ROME (Mar. 5)
Increasing concern over the fate of their Jewish nationals in Italy is being shown by foreign legations here with the approach of March 12, by which date all foreign Jews must have emigrated from Italy or be subject to expulsion under the terms of an edict issued last September. Some 15,000 Jews who entered Italy after 1919 are affected by the decree.
Concern has been sharpened by the Government’s failure to furnish several legations, including the American, with clarification of the status of their Jewish nationals. The United States Embassy is understood to have filed several protests on alleged discrimination against American Jews, but so far has received no reply. Ambassador William Phillips is reported to be seeking an interview with Foreign Minister Galeazzo Ciano within the next few days to present those protests personally. Among the cases in which the Embassy is intervening is one in which an American Jew has been ordered to leave Italy before March 12. Another case concerns Jacob Sumter, well-known figure in racing circles, who has been living in Italy for the last 20 years. Sumter is married to an Italian citizen and is therefore not affected by the expulsion decree, but he has been deprived of his trainer’s license as a “non-Aryan.”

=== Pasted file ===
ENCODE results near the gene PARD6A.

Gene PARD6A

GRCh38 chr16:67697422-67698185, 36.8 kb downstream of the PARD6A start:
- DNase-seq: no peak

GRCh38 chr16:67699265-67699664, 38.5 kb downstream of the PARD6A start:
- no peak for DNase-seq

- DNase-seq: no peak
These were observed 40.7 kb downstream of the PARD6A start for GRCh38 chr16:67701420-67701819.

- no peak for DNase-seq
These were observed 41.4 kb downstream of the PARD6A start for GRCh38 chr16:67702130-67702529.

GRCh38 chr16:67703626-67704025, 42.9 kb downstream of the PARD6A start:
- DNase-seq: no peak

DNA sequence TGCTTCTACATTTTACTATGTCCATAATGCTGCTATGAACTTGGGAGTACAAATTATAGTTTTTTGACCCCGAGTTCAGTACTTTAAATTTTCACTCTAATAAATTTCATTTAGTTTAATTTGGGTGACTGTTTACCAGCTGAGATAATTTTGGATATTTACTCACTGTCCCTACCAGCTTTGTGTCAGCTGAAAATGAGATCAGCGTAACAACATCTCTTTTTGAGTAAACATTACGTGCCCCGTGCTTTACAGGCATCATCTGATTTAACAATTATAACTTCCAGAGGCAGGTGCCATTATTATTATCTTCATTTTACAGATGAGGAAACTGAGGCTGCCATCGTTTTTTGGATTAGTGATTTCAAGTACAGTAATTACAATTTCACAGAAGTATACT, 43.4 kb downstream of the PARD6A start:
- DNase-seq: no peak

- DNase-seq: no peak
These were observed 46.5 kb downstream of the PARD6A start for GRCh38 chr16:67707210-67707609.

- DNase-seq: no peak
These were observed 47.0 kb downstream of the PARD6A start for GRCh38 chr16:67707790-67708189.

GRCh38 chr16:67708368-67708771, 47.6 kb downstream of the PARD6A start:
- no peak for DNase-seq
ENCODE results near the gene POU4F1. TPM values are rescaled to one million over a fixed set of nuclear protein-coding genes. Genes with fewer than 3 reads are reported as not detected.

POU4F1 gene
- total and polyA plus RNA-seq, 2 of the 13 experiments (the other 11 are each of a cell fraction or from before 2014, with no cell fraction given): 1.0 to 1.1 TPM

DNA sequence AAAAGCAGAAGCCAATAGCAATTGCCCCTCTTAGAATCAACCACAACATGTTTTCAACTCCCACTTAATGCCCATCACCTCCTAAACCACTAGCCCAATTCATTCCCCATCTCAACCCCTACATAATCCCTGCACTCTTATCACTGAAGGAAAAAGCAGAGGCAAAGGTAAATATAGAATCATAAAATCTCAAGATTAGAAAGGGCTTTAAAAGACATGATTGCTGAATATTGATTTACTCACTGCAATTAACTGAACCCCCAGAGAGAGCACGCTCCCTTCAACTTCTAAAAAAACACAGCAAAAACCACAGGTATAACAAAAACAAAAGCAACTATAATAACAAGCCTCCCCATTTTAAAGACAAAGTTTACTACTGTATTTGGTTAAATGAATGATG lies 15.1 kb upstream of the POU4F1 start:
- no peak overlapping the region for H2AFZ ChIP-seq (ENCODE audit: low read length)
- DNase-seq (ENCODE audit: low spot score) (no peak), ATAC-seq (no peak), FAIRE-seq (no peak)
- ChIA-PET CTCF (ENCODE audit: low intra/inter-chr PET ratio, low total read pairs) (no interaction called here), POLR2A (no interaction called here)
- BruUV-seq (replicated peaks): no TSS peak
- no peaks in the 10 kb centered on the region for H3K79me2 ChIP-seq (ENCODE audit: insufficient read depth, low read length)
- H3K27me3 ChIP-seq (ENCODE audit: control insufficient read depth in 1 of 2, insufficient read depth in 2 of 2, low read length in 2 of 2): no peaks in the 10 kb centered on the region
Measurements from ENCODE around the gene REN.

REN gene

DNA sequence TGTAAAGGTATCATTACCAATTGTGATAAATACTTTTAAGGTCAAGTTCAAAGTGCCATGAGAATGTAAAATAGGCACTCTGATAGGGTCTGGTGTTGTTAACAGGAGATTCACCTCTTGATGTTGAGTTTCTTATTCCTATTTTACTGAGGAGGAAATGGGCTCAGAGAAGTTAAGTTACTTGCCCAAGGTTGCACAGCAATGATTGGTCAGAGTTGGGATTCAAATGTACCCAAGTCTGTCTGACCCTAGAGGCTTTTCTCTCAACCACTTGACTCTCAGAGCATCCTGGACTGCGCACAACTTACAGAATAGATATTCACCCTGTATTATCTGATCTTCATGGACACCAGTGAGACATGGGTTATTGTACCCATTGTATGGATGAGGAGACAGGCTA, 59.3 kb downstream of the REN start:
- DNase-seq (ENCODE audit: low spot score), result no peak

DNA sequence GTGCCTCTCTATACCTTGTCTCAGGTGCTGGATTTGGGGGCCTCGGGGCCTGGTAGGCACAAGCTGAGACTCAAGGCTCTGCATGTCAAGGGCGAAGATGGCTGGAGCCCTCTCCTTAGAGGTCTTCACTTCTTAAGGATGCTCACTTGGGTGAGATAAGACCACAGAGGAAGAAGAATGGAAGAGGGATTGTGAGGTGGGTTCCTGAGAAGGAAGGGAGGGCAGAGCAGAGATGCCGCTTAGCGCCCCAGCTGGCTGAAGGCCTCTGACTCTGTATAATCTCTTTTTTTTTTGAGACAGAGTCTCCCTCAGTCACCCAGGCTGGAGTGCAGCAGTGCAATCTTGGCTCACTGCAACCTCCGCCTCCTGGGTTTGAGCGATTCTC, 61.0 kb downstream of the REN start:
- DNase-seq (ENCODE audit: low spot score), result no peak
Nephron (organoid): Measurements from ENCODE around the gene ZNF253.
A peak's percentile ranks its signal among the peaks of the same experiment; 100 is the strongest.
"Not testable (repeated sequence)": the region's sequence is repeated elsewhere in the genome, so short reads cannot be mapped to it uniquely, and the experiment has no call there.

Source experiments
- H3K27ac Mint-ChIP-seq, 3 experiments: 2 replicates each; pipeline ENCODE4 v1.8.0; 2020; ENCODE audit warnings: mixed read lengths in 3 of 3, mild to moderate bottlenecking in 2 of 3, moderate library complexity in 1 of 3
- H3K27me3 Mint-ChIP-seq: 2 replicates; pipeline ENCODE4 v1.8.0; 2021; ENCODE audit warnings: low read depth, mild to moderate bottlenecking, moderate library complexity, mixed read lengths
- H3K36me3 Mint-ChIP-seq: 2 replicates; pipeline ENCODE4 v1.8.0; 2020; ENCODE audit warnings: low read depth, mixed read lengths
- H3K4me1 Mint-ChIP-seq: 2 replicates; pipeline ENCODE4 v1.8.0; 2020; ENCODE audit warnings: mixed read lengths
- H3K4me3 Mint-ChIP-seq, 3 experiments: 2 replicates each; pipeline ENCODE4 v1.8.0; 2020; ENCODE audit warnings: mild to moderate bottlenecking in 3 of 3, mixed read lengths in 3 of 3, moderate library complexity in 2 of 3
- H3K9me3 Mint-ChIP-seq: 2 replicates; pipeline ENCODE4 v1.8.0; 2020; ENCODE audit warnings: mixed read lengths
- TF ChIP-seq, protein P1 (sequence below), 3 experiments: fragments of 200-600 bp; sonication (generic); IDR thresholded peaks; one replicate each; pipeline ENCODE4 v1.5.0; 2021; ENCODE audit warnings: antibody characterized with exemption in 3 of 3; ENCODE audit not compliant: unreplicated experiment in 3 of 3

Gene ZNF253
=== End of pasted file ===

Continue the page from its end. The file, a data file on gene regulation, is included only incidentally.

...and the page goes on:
It was reliably learned that foreign Jews found to be in a position to leave Italy by March 12 but failing to do so will be fined 5,000 lire (about $1,000) and summarily expelled. All foreign Jews possessing valid visas to any country will be regarded as belonging to this category.
It was reported here that some 3,000 Jews have obtained Chinese visas. The American Consul-General at Naples has sent letters to all persons approved for emigration to the United States who are awaiting “vacancies,” and many applicants are expected to receive prolongation of their stay in Italy on the strength of these letters. Refugee organizations are approaching the British authorities for temporary resident permits for prospective emigrants to America who are awaiting their turn.